20200321, 03:31  #1 
Jun 2003
5E5_{16} Posts 
Sequence
For a given integer k, the sequence is defined as :
S(0)=0 S(n)=(1S(n1))/k What is the formula for the nth term? Show that for large values of n the nth term converges on 1/(k+1) for k>1 
20200321, 13:18  #2  
Feb 2017
Nowhere
5716_{8} Posts 
Quote:
S(k) = (1S(k 1))/k What is the formula for the kth term? Show that for large values of k the kth term converges on 1/(k+1) for k>1 ? 

20200321, 15:12  #3 
Jun 2003
2^{2}×11×103 Posts 

20200321, 15:18  #4 
Jun 2003
1509_{10} Posts 
For k=3
S(0)=0 S(1)=(10)/3=1/3 S(2)=(11/3)/3=2/9 S(3)=(12/9)/3=7/27 ... Hope this helps 
20200321, 15:47  #5 
Jun 2003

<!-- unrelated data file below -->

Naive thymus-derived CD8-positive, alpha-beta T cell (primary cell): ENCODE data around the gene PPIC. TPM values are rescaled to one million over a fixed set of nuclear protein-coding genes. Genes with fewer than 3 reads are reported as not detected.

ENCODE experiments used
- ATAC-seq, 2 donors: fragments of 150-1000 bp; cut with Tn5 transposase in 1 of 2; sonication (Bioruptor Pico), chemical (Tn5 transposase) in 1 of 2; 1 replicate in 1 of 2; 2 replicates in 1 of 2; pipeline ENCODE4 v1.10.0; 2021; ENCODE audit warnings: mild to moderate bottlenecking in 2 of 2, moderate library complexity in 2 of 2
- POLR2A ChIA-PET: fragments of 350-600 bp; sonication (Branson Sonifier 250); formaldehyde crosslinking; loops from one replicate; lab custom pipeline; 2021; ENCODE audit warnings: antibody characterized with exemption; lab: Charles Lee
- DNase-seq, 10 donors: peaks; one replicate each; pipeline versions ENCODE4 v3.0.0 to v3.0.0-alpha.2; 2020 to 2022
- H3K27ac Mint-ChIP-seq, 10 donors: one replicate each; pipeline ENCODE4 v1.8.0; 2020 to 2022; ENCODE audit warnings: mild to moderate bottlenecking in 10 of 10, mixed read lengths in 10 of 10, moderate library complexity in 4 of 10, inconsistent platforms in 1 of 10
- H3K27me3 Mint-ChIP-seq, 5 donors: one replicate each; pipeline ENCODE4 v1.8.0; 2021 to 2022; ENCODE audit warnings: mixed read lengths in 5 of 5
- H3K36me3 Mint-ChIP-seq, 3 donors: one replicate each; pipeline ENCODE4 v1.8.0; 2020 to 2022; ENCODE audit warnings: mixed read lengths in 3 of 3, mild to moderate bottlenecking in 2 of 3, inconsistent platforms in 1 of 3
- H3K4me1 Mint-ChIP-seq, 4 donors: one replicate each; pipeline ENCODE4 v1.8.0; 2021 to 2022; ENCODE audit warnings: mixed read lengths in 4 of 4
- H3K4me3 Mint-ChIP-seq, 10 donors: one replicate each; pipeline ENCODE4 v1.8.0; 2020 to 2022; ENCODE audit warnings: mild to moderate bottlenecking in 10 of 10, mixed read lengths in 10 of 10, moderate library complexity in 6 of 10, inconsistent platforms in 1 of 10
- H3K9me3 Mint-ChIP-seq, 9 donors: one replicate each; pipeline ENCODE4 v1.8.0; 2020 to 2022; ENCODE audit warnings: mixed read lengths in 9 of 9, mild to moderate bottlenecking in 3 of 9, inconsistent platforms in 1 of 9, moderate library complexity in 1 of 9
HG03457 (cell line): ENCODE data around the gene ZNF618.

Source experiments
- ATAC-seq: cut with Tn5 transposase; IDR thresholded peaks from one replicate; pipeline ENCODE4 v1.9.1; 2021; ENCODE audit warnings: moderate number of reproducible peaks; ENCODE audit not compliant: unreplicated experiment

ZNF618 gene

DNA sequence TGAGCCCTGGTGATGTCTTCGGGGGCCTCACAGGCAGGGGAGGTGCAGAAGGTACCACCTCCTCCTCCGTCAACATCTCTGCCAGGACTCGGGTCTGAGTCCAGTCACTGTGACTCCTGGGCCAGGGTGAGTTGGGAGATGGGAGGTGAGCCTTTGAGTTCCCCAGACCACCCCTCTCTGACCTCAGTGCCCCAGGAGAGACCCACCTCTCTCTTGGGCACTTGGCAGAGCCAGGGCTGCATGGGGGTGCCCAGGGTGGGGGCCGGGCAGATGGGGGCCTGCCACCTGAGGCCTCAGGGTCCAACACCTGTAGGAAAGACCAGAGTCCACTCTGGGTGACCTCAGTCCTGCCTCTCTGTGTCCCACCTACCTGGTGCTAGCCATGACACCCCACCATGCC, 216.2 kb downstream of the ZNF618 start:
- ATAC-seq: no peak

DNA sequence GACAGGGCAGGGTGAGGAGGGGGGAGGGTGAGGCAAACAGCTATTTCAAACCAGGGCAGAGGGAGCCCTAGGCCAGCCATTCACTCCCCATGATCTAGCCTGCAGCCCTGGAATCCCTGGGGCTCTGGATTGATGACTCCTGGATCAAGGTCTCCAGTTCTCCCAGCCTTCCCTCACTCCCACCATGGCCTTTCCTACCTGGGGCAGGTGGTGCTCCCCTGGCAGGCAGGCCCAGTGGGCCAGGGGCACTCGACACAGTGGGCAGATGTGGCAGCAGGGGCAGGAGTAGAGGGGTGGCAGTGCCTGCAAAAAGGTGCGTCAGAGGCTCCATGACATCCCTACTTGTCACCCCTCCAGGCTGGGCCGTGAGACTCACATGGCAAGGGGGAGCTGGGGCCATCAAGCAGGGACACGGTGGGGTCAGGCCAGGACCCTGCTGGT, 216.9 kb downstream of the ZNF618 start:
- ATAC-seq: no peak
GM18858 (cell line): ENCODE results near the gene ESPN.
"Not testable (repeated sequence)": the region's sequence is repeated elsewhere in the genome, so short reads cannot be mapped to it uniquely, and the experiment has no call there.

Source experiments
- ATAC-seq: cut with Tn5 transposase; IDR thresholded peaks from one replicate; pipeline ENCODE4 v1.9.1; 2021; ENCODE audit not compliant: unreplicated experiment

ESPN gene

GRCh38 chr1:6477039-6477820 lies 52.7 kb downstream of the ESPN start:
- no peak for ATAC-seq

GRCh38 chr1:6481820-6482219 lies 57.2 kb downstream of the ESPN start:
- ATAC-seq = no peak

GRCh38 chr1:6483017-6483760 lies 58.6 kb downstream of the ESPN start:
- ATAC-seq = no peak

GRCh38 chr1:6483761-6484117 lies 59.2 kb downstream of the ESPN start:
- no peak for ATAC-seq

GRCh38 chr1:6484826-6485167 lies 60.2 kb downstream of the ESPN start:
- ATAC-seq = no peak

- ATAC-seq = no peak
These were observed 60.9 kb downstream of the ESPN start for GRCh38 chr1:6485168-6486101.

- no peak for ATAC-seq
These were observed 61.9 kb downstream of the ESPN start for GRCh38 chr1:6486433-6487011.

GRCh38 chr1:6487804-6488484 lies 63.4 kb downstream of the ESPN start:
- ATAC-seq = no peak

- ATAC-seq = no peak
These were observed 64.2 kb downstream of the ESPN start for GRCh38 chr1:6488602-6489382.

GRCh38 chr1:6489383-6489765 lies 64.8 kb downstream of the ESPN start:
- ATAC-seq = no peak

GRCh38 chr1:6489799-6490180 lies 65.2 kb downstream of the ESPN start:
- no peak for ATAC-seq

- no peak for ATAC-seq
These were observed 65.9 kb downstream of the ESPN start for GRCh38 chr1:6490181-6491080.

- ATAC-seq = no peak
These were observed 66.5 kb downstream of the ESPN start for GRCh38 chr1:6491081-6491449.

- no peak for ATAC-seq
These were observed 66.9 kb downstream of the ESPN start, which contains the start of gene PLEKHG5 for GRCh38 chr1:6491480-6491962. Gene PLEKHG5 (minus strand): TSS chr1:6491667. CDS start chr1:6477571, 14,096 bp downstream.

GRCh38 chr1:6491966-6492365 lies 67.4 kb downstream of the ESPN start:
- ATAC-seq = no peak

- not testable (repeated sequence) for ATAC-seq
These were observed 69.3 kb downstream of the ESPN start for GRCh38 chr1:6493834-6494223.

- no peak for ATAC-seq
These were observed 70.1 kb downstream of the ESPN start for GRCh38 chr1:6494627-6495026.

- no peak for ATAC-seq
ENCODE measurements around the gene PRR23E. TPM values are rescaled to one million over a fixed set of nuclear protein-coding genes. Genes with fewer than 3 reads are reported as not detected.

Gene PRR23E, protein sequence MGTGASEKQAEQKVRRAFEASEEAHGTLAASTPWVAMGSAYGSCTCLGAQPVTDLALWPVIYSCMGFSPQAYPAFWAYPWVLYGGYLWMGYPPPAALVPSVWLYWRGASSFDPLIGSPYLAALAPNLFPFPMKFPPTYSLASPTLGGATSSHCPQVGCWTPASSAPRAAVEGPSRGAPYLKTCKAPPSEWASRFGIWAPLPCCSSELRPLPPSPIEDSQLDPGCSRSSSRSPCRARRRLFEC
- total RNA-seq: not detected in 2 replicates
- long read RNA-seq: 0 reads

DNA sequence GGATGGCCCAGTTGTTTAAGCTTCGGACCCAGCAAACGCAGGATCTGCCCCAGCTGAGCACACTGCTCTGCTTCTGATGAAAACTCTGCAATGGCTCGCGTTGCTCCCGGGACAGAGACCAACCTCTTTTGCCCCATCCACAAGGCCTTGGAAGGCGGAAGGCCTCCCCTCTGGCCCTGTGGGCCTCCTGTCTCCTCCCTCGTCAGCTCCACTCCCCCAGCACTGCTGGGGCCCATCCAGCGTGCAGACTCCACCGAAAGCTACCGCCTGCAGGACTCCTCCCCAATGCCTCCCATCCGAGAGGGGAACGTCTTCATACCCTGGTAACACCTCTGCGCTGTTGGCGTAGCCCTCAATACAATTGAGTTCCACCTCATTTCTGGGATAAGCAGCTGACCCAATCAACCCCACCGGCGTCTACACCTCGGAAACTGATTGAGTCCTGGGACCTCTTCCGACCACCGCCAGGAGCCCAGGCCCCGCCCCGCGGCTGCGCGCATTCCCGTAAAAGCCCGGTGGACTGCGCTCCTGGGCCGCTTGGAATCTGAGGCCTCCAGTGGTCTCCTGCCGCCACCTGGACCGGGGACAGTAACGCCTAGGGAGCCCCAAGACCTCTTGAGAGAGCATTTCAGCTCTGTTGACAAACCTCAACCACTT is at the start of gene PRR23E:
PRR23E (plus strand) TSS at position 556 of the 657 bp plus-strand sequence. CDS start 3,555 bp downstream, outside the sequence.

2^{2}×11×103 Posts 
The closed form of S(n) looks to be (k^n(1)^n) / ((k+1)*k^n)

20200321, 16:12  #6  
Feb 2017
Nowhere
101111001110_{2} Posts 
Quote:
For n > 0, S(n) clearly is which is a partial sum of a geometric series with first term 1/k and ratio 1/k. Closed form for S(n) already given. S(n) 1/(k+1) for any k > 1 whether integer or not. 

20200322, 09:46  #7 
Romulan Interpreter
Jun 2011
Thailand
10000010111000_{2} Posts 
Ha! We remember we have seen this (or similar) sometime ago in a video about a "proof" of the famous 1+2+3+...=1/12 (let k slowly decrease to 1, to get that the limit of the sequence 1, 0, 1, 0, 1, 0,... is 0.5, practically from there start all the "layman" proofs of the above). We watched it a couple of times, and gave up after a while, something was still missing, or our brain was not developed enough...

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